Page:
by Ian Mann
September 17, 2012
The single minded approach adopted by Honing almost throughout the record makes for a compelling mood piece. "True" is an expression of the beauty to be found in sparsity and simplicity.
Yuri Honing Acoustic Quartet
(Challenge Records CR73336)
Dutch saxophonist Yuri Honing is one of Europe’s most intriguing jazz musicians. Born in 1965 Honing has been leading his own bands since 1990 and has released an interesting and varied body of work. His first group was a trio featuring bassist Tony Overwater and drummer Joost Lijbaart and initially concentrated on original material but Honing has never been afraid to look outside the jazz canon for sources of inspiration. “Star Tracks”, recorded by the trio in 1996 pre-empted the current trend for covers of contemporary pop songs by creating successful jazz from such seemingly unpromising material as Abba’s “Waterloo” and Police’s “Walking On The Moon”. A successful second album,“Sequel”, followed in 1999 and included tunes by Bjork and Blondie.
At the other end of the scale Honing has also offered his interpretation of Franz Schubert’s song cycle “Winterreise” recorded with classical pianist Nora Mulder and one of a number of cross genre collaborations including “Symphonic” (2006) on which he collaborated with arranger Vince Mendoza and the Metropole Orchestra.
Honing has also worked with Lebanese singer Rima Khcheich and other Middle eastern musicians and co-operated in a freely improvising duo with Dutch pianist Misha Mengelberg (later becoming a trio with the addition of cellist Ernst Reijseger). However the record that did most to gain him an international reputation was 2001’s Grammy winning “Seven” recorded with an all star North American group featuring pianist Paul Bley, bassist Gary Peacock and the late, great Paul Motian at the drums.
Currently Honing divides his time between his electric ensemble Wired Paradise featuring guitarist Frank Mobus and the newly formed acoustic quartet featuring his long term collaborator Lijbaart at the kit, the drummer is a constant in virtually all of Honing’s recordings. The Acoustic Quartet is completed by pianist Wolfert Brederode and double bassist Ruben Samama. Fellow Dutchman Brederode is an interesting choice, he is the first “jazz” pianist Honing has worked with for several years and is also an established band leader in his own right having recorded a number of successful albums for the prestigious German label ECM.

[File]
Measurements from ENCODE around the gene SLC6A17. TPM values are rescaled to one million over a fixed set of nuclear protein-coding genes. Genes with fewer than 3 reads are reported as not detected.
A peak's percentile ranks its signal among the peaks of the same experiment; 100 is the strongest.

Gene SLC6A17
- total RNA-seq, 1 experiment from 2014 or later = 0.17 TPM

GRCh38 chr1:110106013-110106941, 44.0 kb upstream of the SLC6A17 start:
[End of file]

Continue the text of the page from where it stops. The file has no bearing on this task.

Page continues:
Honing’s varied back catalogue suggests an enquiring musical mind and in 2009 he collaborated with dance music producer Floris Klinkert on “Phase Five”, a project that brought the saxophonist’s various worlds of jazz, pop and classical together on an album that saw Klinkert sampling aspects of Honing’s back catalogue to produce new compositions which were then sung by contemporary pop singers. Jazz and classical instrumentation was featured in the mix alongside the technology of beats, samples turntables and scratching. Honing’s is not a hermetic jazz universe, he is constantly looking outside the tradition for inspiration, as the best jazz musicians have always done. In this respect Honing follows such great names as Charlie Parker, Miles Davis and Dizzy Gillespie.
Much has been written about Honing’s love of song and although “True” contains only two pop song covers, Goldfrapp’s “Paper Bag” and David Bowie’s “Bring Me The Disco King” there is still a song like quality of construction about the original material, four items by Honing and one by bassist Ruben Samama and at a little over forty minutes the album has the running time of the classic pop or rock album. A smattering of post production electronica augments the otherwise pure sound of the acoustic quartet but ideas borrowed from electric music are present throughout albeit very subtly expressed. Other commentators have commented on the “slowness” of Honing’s music and certainly much of “True” is pleasantly unhurried, there’s a sense that Honing and his colleagues are trying to distil the essence of the music. The saxophonist has a purity of tone that some have compared to Jan Garbarek yet ultimately Honing’s music sounds very different, less personalised, less influenced by folk forms and more attuned to contemporary musical developments - this is intended as an observation regarding the stylistic differences between the two musicians rather than a criticism of Garbarek, of whom I remain a long term fan.